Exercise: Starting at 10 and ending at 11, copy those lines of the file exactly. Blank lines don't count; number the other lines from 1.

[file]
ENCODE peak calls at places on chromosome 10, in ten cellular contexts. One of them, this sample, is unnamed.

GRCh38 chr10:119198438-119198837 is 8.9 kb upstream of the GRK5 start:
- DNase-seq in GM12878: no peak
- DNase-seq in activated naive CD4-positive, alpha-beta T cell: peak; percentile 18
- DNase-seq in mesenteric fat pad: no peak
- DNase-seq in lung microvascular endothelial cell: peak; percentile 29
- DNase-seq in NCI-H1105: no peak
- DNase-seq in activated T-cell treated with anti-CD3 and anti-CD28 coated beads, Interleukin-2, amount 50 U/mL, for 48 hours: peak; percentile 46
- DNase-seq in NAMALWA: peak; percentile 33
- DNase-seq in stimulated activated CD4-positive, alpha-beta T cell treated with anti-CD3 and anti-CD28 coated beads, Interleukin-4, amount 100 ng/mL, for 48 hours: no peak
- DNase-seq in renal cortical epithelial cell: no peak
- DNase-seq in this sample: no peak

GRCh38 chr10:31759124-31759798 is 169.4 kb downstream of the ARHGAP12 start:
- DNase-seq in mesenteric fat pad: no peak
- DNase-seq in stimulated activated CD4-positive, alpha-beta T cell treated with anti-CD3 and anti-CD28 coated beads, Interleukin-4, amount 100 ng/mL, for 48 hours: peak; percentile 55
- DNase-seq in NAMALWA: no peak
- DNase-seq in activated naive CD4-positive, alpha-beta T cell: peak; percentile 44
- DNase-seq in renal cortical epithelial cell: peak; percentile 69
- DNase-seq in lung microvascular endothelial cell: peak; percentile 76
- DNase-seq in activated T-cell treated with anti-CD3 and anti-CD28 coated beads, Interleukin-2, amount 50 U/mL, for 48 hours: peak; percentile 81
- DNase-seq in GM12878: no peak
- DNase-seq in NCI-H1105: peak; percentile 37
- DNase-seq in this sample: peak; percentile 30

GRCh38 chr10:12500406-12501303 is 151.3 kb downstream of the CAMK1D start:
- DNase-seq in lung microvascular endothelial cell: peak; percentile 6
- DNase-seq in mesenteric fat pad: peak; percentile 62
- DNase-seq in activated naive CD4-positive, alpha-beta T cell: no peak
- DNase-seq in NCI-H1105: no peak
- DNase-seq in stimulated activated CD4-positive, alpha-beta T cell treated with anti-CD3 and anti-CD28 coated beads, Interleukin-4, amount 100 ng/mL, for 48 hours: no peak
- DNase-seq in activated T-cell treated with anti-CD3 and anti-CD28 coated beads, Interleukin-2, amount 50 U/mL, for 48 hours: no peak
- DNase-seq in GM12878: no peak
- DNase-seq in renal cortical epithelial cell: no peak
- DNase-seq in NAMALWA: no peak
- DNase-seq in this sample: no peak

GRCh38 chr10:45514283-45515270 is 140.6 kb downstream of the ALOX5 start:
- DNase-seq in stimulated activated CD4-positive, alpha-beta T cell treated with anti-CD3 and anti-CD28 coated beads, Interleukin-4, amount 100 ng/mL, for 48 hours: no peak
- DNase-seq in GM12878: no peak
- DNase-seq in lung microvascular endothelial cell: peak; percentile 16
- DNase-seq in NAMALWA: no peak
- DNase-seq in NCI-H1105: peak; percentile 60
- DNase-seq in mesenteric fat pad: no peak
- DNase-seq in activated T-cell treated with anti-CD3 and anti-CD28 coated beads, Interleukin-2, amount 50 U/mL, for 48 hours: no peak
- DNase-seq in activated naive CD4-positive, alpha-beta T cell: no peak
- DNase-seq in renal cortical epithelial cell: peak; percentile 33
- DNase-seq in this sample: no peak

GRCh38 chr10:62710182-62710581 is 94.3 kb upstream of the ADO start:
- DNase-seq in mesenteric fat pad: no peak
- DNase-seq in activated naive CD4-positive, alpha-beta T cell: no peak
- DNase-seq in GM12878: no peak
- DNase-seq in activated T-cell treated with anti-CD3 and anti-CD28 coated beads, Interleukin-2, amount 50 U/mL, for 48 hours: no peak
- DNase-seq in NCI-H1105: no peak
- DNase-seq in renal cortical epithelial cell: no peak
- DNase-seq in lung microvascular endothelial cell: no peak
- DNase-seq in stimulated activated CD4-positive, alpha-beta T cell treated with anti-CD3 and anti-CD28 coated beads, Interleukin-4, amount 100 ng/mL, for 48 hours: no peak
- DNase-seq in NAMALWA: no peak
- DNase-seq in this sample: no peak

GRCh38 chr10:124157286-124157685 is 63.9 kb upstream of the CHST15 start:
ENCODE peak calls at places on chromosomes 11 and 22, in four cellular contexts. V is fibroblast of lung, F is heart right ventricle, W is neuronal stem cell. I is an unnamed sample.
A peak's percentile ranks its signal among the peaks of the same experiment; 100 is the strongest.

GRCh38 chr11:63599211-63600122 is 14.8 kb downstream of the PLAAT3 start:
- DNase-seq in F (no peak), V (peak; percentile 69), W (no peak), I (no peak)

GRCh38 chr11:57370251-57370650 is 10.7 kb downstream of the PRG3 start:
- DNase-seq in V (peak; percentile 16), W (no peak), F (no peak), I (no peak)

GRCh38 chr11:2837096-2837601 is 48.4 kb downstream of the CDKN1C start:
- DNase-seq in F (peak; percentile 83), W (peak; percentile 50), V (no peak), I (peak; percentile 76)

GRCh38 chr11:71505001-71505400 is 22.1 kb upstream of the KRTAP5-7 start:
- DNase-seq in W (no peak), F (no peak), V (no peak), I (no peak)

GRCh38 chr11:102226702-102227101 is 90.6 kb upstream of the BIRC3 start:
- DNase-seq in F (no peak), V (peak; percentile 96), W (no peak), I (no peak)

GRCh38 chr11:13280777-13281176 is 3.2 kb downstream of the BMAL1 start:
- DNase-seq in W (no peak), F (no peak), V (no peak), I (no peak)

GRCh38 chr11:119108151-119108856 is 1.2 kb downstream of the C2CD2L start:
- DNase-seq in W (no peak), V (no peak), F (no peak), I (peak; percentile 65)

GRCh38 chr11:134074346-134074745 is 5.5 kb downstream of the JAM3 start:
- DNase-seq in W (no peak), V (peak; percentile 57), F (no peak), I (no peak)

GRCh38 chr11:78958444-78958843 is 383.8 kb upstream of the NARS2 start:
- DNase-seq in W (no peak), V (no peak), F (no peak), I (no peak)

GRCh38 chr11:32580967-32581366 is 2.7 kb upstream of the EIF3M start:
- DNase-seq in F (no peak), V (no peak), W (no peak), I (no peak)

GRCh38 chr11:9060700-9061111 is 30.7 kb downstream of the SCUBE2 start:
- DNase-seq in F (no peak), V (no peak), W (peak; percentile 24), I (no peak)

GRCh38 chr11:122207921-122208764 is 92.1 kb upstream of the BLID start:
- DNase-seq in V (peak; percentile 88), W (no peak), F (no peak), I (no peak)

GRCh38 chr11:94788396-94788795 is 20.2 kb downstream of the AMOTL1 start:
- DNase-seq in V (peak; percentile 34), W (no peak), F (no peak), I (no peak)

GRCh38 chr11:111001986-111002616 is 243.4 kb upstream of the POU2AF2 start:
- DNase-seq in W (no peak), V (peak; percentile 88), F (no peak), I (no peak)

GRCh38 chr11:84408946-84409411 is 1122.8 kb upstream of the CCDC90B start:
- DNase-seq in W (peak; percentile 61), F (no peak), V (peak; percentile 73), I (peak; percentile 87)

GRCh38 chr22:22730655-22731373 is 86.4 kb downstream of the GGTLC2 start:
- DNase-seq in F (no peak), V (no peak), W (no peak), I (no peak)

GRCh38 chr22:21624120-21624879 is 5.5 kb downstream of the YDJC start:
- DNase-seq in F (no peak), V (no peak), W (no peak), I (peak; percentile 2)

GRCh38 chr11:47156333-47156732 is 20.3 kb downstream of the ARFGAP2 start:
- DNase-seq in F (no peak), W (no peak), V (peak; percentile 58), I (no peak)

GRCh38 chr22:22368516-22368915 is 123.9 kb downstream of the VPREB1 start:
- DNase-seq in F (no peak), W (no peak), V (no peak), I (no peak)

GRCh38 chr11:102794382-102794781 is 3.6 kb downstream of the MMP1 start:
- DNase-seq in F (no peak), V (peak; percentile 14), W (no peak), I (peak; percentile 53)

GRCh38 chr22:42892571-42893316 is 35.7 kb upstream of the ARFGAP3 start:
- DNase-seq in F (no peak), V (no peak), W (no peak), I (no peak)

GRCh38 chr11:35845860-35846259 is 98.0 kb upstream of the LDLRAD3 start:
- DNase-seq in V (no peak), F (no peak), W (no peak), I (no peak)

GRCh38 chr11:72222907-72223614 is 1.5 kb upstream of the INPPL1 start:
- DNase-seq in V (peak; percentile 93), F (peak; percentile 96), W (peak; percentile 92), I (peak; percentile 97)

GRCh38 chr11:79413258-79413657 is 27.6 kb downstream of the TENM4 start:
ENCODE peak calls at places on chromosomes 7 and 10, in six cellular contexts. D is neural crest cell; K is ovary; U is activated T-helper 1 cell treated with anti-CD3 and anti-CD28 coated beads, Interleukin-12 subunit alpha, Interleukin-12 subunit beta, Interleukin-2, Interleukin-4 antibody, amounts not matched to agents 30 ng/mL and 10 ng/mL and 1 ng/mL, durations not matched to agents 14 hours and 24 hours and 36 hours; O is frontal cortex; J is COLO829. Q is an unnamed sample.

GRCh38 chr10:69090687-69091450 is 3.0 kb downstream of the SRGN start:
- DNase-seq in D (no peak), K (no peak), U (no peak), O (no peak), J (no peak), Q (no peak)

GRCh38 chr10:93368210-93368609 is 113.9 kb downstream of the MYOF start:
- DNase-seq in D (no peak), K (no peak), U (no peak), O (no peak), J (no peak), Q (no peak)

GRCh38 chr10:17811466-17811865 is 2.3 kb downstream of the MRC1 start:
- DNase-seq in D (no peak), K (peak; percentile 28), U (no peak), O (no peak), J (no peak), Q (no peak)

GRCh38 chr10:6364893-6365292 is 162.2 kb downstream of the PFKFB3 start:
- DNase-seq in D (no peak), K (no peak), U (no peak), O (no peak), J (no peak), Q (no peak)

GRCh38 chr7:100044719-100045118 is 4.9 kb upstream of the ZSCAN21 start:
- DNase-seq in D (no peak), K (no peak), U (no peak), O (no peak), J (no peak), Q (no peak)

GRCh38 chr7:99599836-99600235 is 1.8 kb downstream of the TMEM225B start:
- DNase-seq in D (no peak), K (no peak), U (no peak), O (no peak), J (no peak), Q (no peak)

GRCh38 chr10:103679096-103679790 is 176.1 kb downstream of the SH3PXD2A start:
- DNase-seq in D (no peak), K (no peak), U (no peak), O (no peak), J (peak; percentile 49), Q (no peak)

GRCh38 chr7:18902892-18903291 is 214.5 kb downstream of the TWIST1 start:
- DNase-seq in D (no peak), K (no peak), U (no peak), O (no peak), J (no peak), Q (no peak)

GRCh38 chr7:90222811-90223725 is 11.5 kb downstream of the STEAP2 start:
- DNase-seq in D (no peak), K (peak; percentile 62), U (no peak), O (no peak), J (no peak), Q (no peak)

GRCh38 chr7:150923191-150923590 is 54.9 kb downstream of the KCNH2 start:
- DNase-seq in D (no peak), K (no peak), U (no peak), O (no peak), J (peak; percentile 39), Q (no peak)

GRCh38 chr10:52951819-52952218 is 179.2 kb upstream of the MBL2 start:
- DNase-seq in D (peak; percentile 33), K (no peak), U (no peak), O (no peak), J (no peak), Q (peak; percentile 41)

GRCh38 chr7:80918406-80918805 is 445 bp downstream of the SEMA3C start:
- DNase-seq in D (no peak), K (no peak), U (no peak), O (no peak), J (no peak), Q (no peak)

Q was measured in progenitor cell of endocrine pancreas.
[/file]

- DNase-seq in stimulated activated CD4-positive, alpha-beta T cell treated with anti-CD3 and anti-CD28 coated beads, Interleukin-4, amount 100 ng/mL, for 48 hours: no peak
- DNase-seq in renal cortical epithelial cell: no peak